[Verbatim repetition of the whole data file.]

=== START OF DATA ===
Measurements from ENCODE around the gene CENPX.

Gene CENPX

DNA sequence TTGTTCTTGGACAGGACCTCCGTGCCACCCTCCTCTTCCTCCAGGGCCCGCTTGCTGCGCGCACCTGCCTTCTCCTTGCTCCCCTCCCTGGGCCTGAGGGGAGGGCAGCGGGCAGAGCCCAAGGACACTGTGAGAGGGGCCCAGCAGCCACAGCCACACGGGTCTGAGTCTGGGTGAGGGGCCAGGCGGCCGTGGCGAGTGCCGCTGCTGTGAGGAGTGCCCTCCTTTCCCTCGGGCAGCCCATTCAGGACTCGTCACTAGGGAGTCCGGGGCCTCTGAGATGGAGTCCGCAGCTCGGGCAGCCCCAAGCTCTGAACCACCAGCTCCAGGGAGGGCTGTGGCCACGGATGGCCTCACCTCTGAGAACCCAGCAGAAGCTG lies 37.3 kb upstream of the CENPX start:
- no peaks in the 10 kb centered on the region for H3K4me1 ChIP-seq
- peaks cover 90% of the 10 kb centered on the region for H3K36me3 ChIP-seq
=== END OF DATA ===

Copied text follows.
Measurements from ENCODE around the gene CENPX.

Gene CENPX

DNA sequence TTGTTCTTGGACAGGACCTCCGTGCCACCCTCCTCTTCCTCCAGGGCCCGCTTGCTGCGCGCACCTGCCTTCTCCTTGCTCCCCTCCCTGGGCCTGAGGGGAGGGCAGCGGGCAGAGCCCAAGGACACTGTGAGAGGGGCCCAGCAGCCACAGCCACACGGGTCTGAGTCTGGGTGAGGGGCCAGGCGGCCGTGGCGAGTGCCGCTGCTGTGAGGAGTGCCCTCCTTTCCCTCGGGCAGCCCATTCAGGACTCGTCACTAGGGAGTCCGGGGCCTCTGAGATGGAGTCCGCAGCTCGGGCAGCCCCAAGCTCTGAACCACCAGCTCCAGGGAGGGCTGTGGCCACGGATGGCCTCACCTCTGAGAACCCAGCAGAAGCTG lies 37.3 kb upstream of the CENPX start:
- no peaks in the 10 kb centered on the region for H3K4me1 ChIP-seq
- peaks cover 90% of the 10 kb centered on the region for H3K36me3 ChIP-seq